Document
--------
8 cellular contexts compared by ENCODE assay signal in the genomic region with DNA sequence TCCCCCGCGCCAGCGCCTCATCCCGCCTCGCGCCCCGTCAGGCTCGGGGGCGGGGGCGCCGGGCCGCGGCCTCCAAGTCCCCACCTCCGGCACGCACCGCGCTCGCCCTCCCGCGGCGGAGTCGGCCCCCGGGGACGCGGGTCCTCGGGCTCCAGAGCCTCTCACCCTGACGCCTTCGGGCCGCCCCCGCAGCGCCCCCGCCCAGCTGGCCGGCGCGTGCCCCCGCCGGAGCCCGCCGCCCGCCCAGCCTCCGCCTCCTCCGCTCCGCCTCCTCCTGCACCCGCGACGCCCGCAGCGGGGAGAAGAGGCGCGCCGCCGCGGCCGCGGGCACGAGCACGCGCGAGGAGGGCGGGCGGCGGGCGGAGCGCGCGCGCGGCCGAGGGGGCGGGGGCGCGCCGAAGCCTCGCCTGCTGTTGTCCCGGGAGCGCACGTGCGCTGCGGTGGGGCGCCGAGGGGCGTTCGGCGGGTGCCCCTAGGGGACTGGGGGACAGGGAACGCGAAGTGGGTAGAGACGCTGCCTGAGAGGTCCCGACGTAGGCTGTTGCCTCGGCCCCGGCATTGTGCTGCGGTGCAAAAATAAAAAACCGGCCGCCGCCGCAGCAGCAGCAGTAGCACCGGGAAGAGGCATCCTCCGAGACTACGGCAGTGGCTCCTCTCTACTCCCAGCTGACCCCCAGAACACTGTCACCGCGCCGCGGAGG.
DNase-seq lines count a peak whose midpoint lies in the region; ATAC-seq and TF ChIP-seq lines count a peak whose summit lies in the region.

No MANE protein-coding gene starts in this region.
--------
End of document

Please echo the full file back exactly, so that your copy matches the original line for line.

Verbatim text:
8 cellular contexts compared by ENCODE assay signal in the genomic region with DNA sequence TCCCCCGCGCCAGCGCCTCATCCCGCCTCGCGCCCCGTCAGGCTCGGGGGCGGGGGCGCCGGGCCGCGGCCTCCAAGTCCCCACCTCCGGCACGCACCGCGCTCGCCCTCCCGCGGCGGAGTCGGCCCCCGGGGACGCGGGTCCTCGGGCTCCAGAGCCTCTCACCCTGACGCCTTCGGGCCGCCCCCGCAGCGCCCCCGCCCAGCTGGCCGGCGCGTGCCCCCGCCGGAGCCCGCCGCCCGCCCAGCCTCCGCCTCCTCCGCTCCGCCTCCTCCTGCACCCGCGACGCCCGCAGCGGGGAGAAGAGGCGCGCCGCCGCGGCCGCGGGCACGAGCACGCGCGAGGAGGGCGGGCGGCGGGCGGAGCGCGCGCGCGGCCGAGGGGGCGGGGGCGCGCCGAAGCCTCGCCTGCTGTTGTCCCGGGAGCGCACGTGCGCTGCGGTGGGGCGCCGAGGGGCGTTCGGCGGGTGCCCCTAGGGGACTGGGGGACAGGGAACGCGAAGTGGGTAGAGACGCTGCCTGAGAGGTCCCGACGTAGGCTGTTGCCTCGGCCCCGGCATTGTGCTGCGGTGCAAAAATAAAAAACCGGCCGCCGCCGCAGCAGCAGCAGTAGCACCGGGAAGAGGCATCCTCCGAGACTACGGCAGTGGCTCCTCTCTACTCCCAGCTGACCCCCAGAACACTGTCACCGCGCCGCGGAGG.
DNase-seq lines count a peak whose midpoint lies in the region; ATAC-seq and TF ChIP-seq lines count a peak whose summit lies in the region.

No MANE protein-coding gene starts in this region.